I did not get a chance to interview Yang, but I encountered another high-profile entrepeneur fielding questions from a clump of journalists. "The bigger your company's scale, the better you can cope with business challenges," Liu Yonghao said, in reply to a question. "Smaller businesses find it more difficult to get loans and investments in hard times." Liu, one of the richest entrepeneurs in China, chairs the Hope Group, a conglomerate engaged in the agro-business, scientific research, trade, real estate and tourism.

I tried an "ambush" interview with another prominent face. Zhang Yin, affectionately known in China as the "Queen of Trash," became one of the richest woman in the world by collecting paper for recycling. Her publicly listed company has dominated the world's paper trade, so I asked how's business. "We're doing okay," said curtly, smiling, after I introduced myself as a CNN journalist. She promptly walked away and that was all I could get from one of the richest women in the world. I wonder if she still is?



March 4th, 2009
04:34 PM GMT
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LONDON, England - Have you seen the cover of this week's Economist with Brown, Sarkozy and Merkel having to pay the "dinner" bill to rescue Eastern Europe? If you did you would have seen the artwork of Kevin Kallaugher - or Kal as he signs his work.

An example of Kal's witty and perceptive cartoon talent.
An example of Kal's witty and perceptive cartoon talent.

American-born Kal has contributed more than 100 Economist covers during the past 30 years. He's also been published in my hometown paper; the Baltimore Sun. Kal was discovered during the recession of the late 1970s drawing caricatures on the streets of London and Brighton.

He has benefited from Reaganomics, Thatcherism, Bill Clinton (fish in a barrel all of them) but is now tasked with describing the "credit crunch" with pen and ink.

Some commentators speculate that the end of the Bush era might mean the end of cartoon satire to reflect today's news. Not Kal.

"Certainly it (the Bush presidency) was the golden era to a certain degree," he told me during an interview at the Political Cartoon Gallery in Central London last month.

"I mean also what we're seeing in Obama's case - although the satire may not be immediately directed at him as an individual - is that we're going through such historic changes, politically, economically, around the world, it's going to supply a lot of material."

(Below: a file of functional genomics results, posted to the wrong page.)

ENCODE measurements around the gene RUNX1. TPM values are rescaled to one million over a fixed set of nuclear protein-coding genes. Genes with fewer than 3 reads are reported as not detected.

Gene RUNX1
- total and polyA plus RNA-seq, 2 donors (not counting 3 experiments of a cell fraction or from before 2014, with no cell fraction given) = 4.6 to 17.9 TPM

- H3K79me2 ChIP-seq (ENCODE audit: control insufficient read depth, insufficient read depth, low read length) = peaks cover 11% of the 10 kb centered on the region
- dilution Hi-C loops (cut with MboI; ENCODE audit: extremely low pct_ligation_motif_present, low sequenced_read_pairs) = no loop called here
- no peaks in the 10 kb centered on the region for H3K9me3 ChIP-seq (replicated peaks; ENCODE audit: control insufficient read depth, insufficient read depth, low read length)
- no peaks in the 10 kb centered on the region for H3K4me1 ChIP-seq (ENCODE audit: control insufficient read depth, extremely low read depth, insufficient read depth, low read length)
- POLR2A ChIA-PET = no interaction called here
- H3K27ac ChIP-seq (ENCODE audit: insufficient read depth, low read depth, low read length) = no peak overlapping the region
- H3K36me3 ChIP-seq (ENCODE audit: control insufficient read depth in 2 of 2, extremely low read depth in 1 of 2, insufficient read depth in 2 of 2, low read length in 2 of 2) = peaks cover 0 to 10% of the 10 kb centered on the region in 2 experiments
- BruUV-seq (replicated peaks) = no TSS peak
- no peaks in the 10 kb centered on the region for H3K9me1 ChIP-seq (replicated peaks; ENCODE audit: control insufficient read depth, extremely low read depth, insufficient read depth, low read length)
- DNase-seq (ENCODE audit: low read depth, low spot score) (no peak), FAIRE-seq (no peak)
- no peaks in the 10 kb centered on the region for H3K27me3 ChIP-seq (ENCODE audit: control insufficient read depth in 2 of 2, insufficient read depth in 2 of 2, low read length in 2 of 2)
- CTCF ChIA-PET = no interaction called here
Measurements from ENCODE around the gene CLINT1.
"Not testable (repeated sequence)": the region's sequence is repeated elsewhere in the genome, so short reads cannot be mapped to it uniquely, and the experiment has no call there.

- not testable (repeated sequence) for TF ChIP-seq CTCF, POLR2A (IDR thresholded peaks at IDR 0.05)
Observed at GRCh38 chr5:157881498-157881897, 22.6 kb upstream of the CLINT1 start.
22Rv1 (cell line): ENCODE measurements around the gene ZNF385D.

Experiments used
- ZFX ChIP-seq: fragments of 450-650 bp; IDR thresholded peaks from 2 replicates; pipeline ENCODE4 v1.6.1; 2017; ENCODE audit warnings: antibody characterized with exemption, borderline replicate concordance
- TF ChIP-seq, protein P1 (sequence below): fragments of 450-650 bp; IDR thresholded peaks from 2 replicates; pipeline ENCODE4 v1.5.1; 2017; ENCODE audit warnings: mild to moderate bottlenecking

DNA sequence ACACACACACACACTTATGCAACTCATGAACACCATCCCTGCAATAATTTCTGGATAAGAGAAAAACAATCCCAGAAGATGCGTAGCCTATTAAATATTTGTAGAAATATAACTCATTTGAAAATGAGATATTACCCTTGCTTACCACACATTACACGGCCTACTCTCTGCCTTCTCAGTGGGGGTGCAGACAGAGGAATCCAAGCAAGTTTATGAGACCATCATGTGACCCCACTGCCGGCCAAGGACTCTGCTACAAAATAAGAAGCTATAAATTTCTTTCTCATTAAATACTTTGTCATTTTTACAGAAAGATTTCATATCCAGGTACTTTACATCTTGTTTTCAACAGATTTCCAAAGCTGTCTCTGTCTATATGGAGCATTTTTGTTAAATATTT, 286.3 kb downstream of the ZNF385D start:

The challenge for Kal and his contemporaries is to describe the credit crunch in one drawing. Kal hopes his craft actually helps people make sense of the global recession. "You not always just react to the news. I like to think that we're in the business of kind of clarifying the news," he said.

He is very busy these days trying to "draw" the recession and also the new president. "It's this early phase, where we as the cartoonists are helping to establish in the public's mind what these people look like, this is an interesting time for us."

Kal has drawn many a character during his career. He often has to hear their voice to capture their essence. If you want to hear his imitation of one famous voice (he says it drives his wife crazy as he talks to himself in character as he draws some people) and see his efforts to capture the character of a certain CNN employee, watch Quest Means Business on Thursday night or check out cnn.com/international on Friday.



March 3rd, 2009
07:05 PM GMT
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NEW YORK– When it seems like there is no hope, when the economy is said to be in "shambles" (as Warren Buffett aptly described it), THAT is exactly the time to take a deep breath, step in and buy stocks.

New York traders still on the floor Tuesday.
New York traders still on the floor Tuesday.

At least that used to be the common wisdom.

Nowadays, investors are scrambling to sell into strength in an attempt to hang onto whatever money they have left.

Even with stocks at 12-year lows, there doesn't seem to be anyone willing to buy.

Baby boomers have lost more money than most can realistically recover in time for retirement. Younger workers have seen a decade of savings evaporate.

When discussing the latest headlines of yet another tycoon charged with swindling billions from investors, a friend of mine recently commented, "Ponzi schemes? I think the whole system is one big ponzi scheme."

She is not alone. Investors are beginning to wonder if they too were duped into believing stocks were the answer.

The system worked for executives who made millions in salaries and prospered off of stock options on the way up.

But what about the shareholders? What were they left with? Companies worth a fraction of their value. Stock portfolios decimated.

I am not sure I am ready to throw in the towel yet, but what about you? Have you lost faith in the stock market? If so, how do you plan to pay for retirement?

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Filed under: Business